To further bolster health care in Haiti, AmeriCares supplies volunteer medical teams with medicines to provide essential services, including primary care and surgeries.
Since the dark days after the 2010 earthquake, our Medical Outreach program has outfitted 582 medical teams with medicine to treat more than 900,000 people in Haiti — a value of $37 million*. Immediately after the earthquake, many doctors volunteered for trauma care, often operating in tents. Now, with some medical facilities repaired or rebuilt, they can offer a wider range of care.
“I could not function in Haiti without AmeriCares,” said Jay Nielsen, M.D., and co-founder of Missions International of America. The organization, formed in 2002, provides medical care, education, micro-economy and basic supplies to a community of about 2,500 in Savonette, Haiti. the people of Haiti. AmeriCares has supplied Missions International medical teams with crucial medicines and supplies for 23 medical outreach trips.
Neilsen explained that when Missions International arrived in Savanette, the local people had no medical care, water, or school. The organization built an elementary school providing free education and meals to hundreds of children. Four or five times a year, they bring a team of doctors and nurses to treat patients over the course of 4-5 days, in a three room clinic building across the street from the school. In 2009, they hired a local nurse practitioner to work at the clinic, seeing patients twice a week – up to forty patients each day -- at no charge.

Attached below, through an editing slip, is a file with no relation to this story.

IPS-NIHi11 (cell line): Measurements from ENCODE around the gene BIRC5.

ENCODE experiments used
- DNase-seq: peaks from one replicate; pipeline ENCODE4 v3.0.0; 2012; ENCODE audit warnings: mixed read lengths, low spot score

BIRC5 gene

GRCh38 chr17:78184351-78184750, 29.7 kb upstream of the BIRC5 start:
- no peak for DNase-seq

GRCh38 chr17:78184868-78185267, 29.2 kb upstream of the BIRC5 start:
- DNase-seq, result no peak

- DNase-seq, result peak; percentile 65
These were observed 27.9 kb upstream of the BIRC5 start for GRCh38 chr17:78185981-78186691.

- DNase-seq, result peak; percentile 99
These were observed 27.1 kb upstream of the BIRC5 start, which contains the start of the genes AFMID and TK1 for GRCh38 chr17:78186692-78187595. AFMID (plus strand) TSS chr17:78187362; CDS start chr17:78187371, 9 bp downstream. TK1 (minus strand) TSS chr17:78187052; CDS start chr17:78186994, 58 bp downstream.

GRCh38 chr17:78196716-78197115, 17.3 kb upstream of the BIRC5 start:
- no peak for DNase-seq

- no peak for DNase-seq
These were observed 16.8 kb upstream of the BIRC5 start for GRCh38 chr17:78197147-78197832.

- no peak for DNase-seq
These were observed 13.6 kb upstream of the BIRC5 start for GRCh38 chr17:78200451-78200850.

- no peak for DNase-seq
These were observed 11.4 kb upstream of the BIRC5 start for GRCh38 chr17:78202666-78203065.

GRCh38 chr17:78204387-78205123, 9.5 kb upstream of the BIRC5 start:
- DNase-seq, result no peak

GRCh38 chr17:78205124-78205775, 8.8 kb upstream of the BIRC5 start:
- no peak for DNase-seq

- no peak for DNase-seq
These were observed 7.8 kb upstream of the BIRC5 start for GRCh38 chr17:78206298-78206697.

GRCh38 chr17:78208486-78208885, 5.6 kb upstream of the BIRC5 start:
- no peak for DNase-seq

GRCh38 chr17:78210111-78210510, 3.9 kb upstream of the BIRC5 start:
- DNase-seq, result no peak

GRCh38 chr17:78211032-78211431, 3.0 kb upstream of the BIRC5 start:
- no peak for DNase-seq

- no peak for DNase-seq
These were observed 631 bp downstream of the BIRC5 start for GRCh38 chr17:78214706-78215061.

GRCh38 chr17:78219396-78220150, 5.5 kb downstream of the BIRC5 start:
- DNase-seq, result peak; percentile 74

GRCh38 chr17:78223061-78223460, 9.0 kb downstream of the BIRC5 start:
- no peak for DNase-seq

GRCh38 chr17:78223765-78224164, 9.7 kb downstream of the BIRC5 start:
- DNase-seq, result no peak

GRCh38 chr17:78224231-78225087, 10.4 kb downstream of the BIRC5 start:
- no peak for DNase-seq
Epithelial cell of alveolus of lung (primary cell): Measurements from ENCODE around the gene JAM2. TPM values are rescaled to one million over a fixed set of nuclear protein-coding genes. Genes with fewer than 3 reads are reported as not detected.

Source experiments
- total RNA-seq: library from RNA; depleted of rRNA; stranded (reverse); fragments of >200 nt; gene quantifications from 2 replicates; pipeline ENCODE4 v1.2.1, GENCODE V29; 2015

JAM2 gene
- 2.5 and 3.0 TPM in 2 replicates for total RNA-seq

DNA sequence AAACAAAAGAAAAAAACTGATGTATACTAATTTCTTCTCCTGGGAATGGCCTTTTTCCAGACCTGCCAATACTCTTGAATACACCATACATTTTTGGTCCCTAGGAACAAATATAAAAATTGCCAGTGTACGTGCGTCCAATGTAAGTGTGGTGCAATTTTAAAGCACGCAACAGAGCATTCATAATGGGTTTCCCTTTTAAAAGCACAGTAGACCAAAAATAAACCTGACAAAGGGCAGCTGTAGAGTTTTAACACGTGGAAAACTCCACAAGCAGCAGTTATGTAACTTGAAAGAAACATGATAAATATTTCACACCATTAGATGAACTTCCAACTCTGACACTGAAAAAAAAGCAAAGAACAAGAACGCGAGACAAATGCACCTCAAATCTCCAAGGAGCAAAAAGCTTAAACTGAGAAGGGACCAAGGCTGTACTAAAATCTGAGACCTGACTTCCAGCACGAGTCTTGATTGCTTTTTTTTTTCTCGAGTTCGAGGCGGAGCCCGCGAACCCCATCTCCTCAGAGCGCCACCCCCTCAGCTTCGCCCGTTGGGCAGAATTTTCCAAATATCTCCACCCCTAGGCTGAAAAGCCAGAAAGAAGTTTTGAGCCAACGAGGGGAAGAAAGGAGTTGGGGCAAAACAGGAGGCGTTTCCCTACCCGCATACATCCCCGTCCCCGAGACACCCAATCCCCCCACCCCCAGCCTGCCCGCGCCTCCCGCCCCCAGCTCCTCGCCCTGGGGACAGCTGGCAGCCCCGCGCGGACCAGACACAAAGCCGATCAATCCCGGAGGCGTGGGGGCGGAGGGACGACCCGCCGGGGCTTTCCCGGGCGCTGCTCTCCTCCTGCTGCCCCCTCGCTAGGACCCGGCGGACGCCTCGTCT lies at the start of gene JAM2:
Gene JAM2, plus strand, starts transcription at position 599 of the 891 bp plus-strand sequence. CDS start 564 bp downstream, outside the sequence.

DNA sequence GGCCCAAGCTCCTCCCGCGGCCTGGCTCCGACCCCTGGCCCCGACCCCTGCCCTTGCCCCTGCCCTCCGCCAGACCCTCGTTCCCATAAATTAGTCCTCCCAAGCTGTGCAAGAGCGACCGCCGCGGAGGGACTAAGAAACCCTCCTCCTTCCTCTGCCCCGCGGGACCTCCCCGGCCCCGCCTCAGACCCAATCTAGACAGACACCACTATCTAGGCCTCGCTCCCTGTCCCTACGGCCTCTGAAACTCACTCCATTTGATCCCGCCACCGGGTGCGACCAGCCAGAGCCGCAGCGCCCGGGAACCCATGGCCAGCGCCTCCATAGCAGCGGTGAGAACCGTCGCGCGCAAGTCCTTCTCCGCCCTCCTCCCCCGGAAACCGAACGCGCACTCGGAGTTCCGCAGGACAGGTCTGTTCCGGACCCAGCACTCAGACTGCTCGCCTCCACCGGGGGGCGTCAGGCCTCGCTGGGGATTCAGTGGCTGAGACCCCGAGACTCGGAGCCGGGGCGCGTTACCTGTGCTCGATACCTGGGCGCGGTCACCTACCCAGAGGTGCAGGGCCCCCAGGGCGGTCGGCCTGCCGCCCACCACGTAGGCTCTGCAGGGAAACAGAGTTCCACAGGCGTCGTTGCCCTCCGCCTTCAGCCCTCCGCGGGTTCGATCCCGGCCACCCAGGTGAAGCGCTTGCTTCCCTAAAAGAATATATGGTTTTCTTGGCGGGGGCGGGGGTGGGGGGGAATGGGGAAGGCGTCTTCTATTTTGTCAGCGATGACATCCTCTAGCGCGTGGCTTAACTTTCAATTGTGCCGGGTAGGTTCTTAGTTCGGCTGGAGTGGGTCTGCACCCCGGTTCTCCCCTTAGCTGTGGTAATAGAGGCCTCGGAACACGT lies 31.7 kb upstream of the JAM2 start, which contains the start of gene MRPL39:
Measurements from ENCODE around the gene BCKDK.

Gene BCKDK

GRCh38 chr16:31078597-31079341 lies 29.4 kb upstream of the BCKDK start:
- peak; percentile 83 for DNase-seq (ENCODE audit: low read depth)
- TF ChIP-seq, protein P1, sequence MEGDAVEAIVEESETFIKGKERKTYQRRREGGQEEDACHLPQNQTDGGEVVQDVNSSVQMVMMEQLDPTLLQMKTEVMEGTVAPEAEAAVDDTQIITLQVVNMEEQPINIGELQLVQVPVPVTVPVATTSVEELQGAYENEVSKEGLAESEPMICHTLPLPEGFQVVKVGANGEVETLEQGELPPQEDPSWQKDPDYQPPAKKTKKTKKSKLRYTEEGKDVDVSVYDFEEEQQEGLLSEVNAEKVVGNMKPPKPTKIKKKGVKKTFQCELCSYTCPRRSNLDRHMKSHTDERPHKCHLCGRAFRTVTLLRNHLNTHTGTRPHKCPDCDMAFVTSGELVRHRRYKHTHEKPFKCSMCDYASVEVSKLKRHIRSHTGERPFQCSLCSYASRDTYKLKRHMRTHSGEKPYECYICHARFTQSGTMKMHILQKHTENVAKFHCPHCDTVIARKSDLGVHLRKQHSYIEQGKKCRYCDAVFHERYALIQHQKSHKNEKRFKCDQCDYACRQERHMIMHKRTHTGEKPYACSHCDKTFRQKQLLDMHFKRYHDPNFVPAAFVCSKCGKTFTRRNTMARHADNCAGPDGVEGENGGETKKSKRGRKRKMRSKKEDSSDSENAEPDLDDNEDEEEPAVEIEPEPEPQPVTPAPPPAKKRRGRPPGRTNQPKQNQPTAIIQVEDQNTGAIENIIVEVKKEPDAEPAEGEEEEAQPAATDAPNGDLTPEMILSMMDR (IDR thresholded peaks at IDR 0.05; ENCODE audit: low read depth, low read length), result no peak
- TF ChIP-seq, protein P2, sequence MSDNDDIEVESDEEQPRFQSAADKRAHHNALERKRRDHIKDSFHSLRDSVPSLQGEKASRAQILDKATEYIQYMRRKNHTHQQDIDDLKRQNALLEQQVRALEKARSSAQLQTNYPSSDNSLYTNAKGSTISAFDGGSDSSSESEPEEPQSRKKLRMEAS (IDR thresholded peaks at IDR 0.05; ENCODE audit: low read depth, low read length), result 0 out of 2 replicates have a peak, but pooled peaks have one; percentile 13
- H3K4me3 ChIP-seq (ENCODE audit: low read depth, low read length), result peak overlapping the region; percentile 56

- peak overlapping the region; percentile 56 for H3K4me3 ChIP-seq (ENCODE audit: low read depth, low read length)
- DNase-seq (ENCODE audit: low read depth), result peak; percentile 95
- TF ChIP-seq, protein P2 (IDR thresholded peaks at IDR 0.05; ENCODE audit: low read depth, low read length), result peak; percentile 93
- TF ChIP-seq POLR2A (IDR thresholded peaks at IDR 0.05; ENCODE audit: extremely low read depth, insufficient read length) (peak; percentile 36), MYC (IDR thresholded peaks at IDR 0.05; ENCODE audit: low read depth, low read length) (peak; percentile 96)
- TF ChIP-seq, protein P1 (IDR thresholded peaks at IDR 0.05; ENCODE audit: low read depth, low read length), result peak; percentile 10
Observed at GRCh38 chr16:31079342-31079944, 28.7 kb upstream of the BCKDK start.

“Having access to health care makes our patients feel as if there is a safety net,” Nielsen said. “The most important service AmeriCares provides is hope.”
Neurosurgery nurse Ann McNeil flies to Haiti two or three times a year to assist with procedures that drain excess fluid from around the brains of children who suffer from hydrocephaly. McNeil uses our Medical Outreach program’s online system to order intravenous antibiotics, anesthesia gases, sutures, pain medicines and precious IV fluids and tubing.
Each trip, McNeil and volunteer surgeons and specialists perform surgery—at no cost to patients’ families—on 15 to 25 children at Hospital La Paix in Port-au-Prince. “It’s a thrill when we come back and see the kids walking and developing normally,” said McNeil.
*Figures as of December 31, 2012